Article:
Salem Museum Presents: Colonial VA: Heroes and Homemakers in Western Virginia

The Salem Museum and Historical Society is housed in the historic Williams-Brown Home, which was built in 1845.

Colonial America often conjures images of people and places in Williamsburg and Virginia’s Eastern shores, but lesser-known patriots from Western Virginia also played an important role in the Revolutionary War and the founding of this country.

In February, the Salem Museum invites the public to learn more about General Andrew Lewis, Colonel William Fleming, and Colonel William Preston, and what life was like in Western Virginia in Colonial times. All events are free, open to the public, and generously sponsored by Richfield, a senior living and healthcare community named for the home of General Andrew Lewis.

William Fleming, Colonial Hero: His Sword and Story: Monday, February 19 at 7 pm

In partnership with the Nancy Christian Fleming Chapter DAR: Speaker Series talk about the life and impact of Colonel William Fleming and his wife, Nancy Christian Fleming, and the presentation of his battle sword to the Salem Museum & Historical Society.

Colonial Living History Day: Heroes and Homemakers: Sat. February 24, 10 am to 4 pm

In partnership with Historic Smithfield: Learn about the men and women who built a life on Virginia’s frontier, and who are remembered for their heroic deeds. The Colonial era in Western Virginia comes to life with Colonial and British re-enactors portraying a Revolutionary War encampment, plus bullet-making, blacksmithing, spinning, weaving lace, and other trades. The day includes talks about Mary Draper Ingles and Colonel William Preston, and an update to the Museum’s exhibit about General Andrew Lewis and Salem in the 1700s.

William Fleming, Colonial Hero: His Sword and Story: Monday, February 19 at 7 pm

The Nancy Christian Fleming Chapter of the National Society of the Daughters of the American Revolution holds custody of two rare and significant artifacts of Western Virginia’s Colonial-era history: the battle sword of Colonel William Fleming and a delicate needlework sampler stitched by his wife, Nancy Christian Fleming. Both objects date to the mid-1700s. The Chapter will present the sword and sampler to the Salem Museum & Historical Society during the talk on the 19th. Both objects will be on loan to the Salem Museum, and displayed in an exhibit that includes the story of Fleming’s friend, General Andrew Lewis.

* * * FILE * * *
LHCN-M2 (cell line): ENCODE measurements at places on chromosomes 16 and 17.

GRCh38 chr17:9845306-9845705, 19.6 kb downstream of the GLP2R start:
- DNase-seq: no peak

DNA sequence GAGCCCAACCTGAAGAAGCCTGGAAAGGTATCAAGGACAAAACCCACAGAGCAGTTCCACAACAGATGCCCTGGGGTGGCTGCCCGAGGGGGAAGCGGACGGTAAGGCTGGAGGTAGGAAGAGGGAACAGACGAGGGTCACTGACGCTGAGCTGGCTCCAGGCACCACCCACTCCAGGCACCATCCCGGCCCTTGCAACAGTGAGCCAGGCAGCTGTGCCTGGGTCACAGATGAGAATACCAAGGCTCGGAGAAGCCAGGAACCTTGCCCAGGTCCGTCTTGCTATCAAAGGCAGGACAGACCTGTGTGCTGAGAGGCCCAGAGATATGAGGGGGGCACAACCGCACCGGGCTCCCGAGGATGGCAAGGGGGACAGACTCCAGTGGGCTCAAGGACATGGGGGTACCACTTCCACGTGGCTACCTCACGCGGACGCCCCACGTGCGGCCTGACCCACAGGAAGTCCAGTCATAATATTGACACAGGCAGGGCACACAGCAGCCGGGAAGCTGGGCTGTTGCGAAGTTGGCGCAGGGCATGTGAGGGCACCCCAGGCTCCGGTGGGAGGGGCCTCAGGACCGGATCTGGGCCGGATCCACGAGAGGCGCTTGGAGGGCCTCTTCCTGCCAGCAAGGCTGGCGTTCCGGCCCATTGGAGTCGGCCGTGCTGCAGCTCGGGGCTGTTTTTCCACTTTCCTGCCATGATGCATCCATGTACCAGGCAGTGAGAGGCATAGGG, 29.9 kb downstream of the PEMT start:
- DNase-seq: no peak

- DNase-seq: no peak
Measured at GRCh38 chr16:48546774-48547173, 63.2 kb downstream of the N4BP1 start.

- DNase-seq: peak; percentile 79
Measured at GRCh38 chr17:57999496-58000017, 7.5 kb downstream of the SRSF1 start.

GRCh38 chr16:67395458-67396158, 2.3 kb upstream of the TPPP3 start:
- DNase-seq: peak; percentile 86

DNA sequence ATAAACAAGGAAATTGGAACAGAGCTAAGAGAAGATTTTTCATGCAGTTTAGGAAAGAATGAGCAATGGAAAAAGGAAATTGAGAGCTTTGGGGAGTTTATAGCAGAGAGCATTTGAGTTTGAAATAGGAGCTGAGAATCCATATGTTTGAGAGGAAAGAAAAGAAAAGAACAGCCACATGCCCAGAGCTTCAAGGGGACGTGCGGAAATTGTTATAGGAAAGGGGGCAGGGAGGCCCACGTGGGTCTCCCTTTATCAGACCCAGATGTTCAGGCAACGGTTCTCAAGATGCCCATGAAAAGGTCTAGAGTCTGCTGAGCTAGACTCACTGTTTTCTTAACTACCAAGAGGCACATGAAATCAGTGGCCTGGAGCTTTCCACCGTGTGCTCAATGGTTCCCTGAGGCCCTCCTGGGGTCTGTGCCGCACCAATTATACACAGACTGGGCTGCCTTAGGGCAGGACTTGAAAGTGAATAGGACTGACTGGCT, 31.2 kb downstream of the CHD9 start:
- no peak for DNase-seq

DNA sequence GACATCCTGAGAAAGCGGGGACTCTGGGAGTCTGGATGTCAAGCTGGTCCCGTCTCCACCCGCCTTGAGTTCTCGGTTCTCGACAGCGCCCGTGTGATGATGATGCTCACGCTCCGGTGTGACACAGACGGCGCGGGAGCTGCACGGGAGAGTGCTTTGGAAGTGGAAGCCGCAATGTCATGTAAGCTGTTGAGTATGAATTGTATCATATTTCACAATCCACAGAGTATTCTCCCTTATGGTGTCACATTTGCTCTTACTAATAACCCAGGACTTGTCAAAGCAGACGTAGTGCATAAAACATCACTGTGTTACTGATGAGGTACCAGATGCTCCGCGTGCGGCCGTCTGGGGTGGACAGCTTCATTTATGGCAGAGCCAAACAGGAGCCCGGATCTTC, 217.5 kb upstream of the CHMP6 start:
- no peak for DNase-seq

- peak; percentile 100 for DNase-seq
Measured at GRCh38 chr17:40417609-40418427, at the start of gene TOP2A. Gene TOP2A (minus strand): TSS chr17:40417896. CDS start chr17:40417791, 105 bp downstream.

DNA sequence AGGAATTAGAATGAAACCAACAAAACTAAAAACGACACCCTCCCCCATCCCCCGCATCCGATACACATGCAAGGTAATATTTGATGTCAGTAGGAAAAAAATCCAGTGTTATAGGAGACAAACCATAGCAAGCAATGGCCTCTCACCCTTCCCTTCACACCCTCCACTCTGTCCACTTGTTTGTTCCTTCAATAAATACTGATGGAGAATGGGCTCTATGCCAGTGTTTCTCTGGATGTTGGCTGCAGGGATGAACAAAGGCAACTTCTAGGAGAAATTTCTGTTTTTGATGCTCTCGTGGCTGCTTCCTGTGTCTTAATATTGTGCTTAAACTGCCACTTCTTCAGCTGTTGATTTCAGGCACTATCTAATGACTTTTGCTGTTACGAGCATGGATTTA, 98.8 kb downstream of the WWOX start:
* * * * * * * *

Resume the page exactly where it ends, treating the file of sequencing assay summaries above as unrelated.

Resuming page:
The program also will includes a talk by Pamela Draper, Chapter Historian, and Caroline Wehner, the Chapter’s Regent, about the life and impact of Colonel William Fleming and his wife, Nancy Christian Fleming who was a member of the family for whom Christiansburg is named.

Colonial Living History Day: Heroes and Homemakers: Saturday, Feb 24 from 10 am to 4 pm 

Learn about the men and women who built a life on Virginia’s frontier and who are remembered for their heroic deeds. Costumed interpreters and demonstrators from Historic Smithfield and others will visit the Salem Museum to immerse Museum guests in what life was like in Western Virginia in Colonial times.

Meet a bullet maker, a spinner, a blacksmith and a lace weaver, among others, and watch what it takes to hand-sew a colonial dress. Re-enactors will set up a Revolutionary War encampment to demonstrate what soldiers endured in their fight for Independence. British soldiers will be on hand, too. Children can play some of the games that children played in those simpler times.

At 12:30, Colonel Lewis Ingles “Bud” Jeffries, a historian and direct descendant of Mary Draper Ingles, will tell the story of this important Western Virginia heroine.

At 2:30, April Danner, Director of Historic Smithfield, will speak on the relationship between Colonel Fleming and Colonel William Preston.

Colonel William Fleming’s battle sword will be on display, along with an updated exhibit about Salem’s General Andrew Lewis. Lewis is remembered for leading his troops to victory in the French and Indian War and Dunmore’s War, and driving Lord Dunmore—the last British Governor—out of Virginia just days after the signing of the Declaration of Independence, making it one of the first military actions of the Revolutionary War.

The Fort Lewis Chapter DAR will have a display as part of the day’s events. The Colonial Living History Day is free, family-friendly, and open to the public, and generously sponsored by Richfield, a senior living and healthcare community named for the home of General Andrew Lewis.